When a class, like a component or service, is part of a module, it needs to be declared there, and if it should be accessible from outside the module, it should be exported through the module’s exports array.

Register the Component in AppModule

Once the component is created, you need to declare it in an Angular module. To declare a component in a module, you need to add it to the declarations array of the @NgModule decorator in that module.

Here, EmployeeComponent is added to the declarations array, which tells Angular that CustomComponent is part of the AppModule and should be compiled with the rest of the application’s components.

import { NgModule } from '@angular/core';
import { BrowserModule } from '@angular/platform-browser';
import {EmployeeComponent} from './employee/employee.component';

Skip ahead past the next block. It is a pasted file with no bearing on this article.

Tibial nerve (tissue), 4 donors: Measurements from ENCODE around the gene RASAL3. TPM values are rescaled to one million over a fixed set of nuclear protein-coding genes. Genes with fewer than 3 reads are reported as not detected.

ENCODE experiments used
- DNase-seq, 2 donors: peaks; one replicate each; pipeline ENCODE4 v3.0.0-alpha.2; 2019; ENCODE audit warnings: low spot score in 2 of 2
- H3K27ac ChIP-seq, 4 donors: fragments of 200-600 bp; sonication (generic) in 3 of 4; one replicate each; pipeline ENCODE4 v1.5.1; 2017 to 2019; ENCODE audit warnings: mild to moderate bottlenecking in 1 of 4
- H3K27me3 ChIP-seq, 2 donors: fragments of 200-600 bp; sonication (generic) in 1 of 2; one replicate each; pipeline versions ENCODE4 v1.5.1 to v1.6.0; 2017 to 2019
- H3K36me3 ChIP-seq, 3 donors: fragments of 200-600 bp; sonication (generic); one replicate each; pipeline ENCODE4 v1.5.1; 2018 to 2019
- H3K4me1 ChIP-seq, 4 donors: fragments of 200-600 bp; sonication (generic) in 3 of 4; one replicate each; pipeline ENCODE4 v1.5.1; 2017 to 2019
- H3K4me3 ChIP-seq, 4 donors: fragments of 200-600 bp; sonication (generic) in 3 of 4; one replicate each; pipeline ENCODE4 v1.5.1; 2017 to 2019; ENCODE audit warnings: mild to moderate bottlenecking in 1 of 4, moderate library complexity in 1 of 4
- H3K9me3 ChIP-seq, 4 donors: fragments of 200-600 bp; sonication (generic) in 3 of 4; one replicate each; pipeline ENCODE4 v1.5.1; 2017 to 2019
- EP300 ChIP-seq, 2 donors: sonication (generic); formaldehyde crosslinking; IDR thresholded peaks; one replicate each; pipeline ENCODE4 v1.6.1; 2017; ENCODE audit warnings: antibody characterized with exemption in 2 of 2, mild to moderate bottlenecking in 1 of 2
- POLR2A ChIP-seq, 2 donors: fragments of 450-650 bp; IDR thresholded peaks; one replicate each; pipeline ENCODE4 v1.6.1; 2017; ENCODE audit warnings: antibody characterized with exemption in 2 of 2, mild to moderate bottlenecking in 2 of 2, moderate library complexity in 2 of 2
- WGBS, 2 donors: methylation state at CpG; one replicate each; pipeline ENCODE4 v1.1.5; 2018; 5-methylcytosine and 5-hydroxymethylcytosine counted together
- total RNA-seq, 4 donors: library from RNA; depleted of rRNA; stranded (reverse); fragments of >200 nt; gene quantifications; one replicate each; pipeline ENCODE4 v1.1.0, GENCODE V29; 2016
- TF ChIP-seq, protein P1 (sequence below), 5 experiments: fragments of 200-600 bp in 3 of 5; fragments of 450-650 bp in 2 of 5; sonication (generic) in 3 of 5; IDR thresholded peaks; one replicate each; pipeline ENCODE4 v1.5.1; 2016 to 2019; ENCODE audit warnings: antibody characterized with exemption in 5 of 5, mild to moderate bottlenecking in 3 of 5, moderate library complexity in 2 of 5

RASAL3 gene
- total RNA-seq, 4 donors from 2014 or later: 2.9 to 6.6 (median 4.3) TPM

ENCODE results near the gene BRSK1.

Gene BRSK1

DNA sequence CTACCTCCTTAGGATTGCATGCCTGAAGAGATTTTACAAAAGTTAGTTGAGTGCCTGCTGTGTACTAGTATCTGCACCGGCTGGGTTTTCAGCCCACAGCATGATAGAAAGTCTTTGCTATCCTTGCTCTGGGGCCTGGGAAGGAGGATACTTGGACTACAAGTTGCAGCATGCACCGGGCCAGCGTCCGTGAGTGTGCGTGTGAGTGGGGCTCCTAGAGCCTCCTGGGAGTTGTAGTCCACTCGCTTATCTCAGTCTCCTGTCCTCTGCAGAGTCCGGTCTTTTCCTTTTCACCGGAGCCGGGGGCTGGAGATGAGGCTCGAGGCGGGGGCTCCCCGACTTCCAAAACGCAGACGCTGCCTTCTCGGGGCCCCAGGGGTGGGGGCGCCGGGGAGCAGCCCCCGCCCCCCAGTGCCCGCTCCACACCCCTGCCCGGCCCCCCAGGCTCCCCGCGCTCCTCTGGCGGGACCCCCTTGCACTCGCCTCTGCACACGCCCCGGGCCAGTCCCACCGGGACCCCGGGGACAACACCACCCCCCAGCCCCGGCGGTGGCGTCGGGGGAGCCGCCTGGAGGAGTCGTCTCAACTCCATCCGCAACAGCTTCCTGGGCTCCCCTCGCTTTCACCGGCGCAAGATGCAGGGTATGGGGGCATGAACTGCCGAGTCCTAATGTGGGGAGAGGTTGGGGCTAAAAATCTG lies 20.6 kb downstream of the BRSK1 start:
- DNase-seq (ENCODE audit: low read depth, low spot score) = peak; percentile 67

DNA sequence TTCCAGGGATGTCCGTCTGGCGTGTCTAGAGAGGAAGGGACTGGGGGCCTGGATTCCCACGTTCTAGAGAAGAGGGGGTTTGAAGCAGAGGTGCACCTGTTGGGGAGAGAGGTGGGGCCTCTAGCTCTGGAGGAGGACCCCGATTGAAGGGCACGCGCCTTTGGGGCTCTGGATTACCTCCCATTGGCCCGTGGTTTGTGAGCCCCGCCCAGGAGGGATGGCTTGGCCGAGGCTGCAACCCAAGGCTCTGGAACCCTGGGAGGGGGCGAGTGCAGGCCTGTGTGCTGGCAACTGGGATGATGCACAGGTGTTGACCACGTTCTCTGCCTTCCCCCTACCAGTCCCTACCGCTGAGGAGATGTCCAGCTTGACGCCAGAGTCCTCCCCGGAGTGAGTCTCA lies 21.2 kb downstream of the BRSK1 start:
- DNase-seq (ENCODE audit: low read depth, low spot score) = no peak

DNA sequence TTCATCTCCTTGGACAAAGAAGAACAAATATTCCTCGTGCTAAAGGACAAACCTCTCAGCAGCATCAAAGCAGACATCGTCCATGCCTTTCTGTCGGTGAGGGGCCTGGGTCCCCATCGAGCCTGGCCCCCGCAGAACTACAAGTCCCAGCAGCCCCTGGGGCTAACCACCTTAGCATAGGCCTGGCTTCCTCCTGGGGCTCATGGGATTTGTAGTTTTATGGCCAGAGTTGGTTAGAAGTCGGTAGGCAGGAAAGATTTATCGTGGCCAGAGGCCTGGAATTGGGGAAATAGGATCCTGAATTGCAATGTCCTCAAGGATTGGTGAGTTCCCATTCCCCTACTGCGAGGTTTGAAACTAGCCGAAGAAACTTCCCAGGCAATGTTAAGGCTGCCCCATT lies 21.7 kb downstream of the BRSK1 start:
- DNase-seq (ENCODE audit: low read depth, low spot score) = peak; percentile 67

import { AppComponent } from './app.component';

  declarations: [
  imports: [
  providers: [],
  bootstrap: [AppComponent]
export class AppModule { }

How to call one component in another component in angular

You can now use the <app-employee></app-employee> selector in your app.component.html or any other template to render the EmployeeComponent.


<main class="main">
  <div class="content">

This manual setup requires you to manage dependencies, TypeScript configuration, and bundling on your own.

How to create Components in Angular 17 using CLI command

To create a new component in an Angular application using the Angular CLI, you can use the following command.

ng generate component component-name

or the shorter version:

ng g c component-name

Replace component-name with the desired name for your component. This command will create a new folder named after your component within the app directory (or another directory if specified), containing four files by default.